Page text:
Skip to main content

Diablo 3's 'Darkening of Tristram' anniversary event is coming back for 2018

December 31, 2016, was the 20th anniversary of Blizzard's great action-RPG Diablo, and to celebrate it held a Darkening of Tristram event in January of this year that recreated the original game's dungeon in Diablo 3, complete with a pixelated graphics, stiffer animations, and other old-school visual elements. It was "beautifully done," as we said in our look at how Blizzard pulled it off—and it's coming back. 

"Your journey begins on the trail of a group of mysterious cultists causing trouble in Sanctuary. As you hunt them down in Adventure Mode, you’ll uncover clues leading to a portal into Tristram’s past, and the terrifying darkness that took hold of the town so many years ago," Blizzard said.   

"Follow the clues and you’ll soon find yourself in a realm of glorious RetroVision™, where an all-too-familiar cathedral looms. Explore the depths and you’ll discover familiar enemies and iconic items, all brought to life in the Diablo III engine. Meanwhile, deep beneath the catacombs, the Dark Lord himself awaits any intrepid adventurer who dares to challenge him."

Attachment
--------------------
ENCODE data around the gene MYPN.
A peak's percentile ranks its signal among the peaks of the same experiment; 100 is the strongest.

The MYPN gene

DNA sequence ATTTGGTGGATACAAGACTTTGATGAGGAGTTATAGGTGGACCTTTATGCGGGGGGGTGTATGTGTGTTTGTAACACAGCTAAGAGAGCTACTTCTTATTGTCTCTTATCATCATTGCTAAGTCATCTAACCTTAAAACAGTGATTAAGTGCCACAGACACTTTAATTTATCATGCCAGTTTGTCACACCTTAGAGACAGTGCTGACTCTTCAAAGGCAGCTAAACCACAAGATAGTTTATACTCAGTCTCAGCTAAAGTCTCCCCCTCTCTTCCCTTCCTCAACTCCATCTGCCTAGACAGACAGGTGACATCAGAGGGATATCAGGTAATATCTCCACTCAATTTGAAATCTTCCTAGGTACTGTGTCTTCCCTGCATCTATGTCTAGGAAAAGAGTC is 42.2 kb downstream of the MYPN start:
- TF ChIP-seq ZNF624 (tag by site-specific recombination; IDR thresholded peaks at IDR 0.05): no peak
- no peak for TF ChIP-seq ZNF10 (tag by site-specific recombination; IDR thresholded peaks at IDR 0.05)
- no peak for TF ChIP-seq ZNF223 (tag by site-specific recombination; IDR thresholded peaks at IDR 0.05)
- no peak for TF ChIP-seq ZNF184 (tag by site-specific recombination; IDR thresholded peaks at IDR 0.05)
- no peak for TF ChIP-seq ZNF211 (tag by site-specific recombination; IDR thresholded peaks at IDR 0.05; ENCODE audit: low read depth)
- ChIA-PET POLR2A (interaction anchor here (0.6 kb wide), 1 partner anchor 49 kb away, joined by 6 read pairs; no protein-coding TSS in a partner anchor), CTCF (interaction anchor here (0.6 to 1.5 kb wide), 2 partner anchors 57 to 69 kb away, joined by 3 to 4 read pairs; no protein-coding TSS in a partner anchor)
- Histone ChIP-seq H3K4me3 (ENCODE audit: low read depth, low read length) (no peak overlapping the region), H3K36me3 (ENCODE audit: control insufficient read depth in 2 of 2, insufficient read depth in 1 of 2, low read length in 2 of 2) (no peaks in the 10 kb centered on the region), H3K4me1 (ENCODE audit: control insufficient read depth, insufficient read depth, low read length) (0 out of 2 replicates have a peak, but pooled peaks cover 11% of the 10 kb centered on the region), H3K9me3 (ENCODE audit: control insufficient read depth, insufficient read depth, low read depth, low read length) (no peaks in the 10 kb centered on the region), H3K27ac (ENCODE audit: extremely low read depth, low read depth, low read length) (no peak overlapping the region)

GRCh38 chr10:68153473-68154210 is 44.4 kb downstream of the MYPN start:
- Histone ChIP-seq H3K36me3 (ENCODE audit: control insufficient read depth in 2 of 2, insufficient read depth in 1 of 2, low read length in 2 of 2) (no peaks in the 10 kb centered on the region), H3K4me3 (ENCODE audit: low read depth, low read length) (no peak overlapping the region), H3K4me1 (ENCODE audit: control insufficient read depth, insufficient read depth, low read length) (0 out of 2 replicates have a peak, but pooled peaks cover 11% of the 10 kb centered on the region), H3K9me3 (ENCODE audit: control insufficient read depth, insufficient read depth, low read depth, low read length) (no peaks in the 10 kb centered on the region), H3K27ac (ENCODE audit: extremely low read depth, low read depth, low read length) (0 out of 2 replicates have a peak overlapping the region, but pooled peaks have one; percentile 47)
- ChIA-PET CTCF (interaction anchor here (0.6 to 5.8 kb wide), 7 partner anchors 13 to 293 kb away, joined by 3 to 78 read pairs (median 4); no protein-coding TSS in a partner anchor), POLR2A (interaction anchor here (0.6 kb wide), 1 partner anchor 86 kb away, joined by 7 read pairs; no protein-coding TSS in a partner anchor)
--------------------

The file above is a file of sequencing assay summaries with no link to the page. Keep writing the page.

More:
It's a familiar tale, and that's led to a division of opinions in the comments: Some players are disappointed that it appears to be the same event as last year, while others are happy that they'll have a second shot at rewards they missed the first time around. Blizzard didn't say whether there will be anything new to pick up, only that players will have the opportunity to earn "unique transmogrification effects, achievements, portraits, pets, and more." 

The Darkening of Tristram begins at midnight PT on January 1 and runs until January 30. And for those who missed it or have just forgotten (21 years is a lot of water under the bridge), here's a little reminder that the original Diablo is super bleak.

Andy Chalk
Andy covers the day-to-day happenings in the big, wide world of PC gaming—the stuff we call "news." In his off hours, he wishes he had time to play the 80-hour RPGs and immersive sims he used to love so much.